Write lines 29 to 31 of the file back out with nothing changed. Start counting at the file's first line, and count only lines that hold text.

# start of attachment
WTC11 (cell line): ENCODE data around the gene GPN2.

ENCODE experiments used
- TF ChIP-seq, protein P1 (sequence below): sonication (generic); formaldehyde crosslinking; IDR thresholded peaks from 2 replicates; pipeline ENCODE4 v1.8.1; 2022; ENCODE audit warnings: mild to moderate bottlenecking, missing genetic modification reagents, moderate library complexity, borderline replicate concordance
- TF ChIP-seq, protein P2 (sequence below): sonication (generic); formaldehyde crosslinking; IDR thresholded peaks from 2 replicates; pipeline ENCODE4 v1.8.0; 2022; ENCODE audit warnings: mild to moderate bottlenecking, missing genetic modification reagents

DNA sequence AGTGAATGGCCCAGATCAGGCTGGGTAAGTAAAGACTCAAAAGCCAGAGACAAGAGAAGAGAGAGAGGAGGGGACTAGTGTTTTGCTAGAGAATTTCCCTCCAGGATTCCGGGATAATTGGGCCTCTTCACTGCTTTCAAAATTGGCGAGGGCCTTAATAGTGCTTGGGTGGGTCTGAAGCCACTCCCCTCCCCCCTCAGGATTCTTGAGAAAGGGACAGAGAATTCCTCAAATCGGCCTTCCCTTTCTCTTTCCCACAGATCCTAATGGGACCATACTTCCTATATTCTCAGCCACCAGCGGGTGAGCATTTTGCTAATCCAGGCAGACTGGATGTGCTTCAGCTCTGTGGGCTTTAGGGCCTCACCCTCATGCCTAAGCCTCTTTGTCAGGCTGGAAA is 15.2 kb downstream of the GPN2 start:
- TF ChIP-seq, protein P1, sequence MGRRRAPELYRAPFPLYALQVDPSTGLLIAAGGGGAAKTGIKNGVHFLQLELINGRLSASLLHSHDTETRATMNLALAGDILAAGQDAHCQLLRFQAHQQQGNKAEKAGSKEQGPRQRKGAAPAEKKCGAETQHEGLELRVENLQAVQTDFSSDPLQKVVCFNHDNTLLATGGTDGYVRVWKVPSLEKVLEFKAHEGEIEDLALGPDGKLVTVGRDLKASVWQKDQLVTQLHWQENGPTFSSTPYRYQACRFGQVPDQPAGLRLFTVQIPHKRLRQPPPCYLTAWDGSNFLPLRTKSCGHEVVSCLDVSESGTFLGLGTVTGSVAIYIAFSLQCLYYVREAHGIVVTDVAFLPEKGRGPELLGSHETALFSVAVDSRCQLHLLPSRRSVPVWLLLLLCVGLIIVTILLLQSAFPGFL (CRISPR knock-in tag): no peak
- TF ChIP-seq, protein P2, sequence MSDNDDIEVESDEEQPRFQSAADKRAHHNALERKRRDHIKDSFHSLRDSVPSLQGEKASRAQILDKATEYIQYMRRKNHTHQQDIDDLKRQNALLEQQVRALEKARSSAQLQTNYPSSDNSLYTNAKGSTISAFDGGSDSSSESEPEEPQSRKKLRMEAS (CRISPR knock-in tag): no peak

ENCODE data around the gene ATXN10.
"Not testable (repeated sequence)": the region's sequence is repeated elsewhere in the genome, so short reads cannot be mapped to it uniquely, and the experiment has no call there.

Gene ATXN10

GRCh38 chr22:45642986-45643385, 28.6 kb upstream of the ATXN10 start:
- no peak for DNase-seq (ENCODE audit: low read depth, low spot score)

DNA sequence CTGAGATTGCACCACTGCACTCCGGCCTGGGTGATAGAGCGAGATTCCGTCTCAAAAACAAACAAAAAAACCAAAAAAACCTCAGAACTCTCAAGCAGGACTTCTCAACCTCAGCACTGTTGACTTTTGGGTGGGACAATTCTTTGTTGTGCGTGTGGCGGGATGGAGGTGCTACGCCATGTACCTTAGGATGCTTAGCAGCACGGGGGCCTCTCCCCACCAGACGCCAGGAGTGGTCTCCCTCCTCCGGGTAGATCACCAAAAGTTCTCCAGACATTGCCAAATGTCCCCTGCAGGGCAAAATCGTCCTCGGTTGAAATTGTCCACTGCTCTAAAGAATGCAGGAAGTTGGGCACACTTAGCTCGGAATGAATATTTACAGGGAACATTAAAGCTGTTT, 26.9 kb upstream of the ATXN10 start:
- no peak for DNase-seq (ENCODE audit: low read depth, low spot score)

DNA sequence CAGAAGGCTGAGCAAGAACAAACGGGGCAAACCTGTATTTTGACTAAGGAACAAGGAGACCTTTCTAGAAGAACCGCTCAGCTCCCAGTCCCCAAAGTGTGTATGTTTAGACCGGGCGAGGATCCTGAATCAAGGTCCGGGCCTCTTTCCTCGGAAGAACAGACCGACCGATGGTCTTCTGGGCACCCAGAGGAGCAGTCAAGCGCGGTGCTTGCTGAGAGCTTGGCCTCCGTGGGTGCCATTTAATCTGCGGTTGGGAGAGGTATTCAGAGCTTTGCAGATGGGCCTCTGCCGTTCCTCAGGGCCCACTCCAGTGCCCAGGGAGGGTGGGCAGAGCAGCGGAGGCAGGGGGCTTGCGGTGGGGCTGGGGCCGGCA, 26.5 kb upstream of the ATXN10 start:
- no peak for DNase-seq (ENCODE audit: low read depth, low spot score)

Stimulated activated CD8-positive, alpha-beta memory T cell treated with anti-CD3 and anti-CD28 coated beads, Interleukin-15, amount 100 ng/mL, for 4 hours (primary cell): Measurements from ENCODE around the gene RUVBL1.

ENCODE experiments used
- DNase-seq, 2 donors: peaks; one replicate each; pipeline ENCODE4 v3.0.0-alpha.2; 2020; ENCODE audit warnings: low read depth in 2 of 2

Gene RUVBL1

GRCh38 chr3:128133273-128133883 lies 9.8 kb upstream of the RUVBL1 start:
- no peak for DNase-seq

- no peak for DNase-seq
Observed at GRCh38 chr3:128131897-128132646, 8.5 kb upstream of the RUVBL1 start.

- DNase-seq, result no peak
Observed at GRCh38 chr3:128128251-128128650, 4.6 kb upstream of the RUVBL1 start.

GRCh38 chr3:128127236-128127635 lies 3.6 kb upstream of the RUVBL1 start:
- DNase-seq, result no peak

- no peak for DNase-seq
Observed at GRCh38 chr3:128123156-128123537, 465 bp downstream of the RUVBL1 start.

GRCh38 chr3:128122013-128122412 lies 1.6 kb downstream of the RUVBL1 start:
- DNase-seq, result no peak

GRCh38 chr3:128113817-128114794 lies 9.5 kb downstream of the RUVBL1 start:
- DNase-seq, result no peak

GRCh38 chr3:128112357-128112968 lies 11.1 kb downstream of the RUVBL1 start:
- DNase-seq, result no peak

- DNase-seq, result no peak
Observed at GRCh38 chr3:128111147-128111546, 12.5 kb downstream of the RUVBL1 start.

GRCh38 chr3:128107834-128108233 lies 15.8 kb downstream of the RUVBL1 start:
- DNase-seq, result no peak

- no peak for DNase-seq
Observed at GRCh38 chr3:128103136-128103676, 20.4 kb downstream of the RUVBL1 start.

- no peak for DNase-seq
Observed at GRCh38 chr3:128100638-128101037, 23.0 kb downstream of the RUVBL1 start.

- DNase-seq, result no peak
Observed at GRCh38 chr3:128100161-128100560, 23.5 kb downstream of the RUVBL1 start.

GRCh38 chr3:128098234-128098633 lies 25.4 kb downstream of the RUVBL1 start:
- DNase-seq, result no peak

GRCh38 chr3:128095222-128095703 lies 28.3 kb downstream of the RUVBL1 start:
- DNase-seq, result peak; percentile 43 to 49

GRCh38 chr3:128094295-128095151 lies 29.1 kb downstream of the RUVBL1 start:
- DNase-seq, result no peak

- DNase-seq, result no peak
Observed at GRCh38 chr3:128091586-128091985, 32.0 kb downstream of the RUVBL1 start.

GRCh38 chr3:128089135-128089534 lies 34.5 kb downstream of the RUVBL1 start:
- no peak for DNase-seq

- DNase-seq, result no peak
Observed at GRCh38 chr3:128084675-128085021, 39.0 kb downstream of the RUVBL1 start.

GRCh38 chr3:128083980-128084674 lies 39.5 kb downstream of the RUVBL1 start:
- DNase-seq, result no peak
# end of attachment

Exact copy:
- no peak for DNase-seq
Observed at GRCh38 chr3:128123156-128123537, 465 bp downstream of the RUVBL1 start.

GRCh38 chr3:128122013-128122412 lies 1.6 kb downstream of the RUVBL1 start: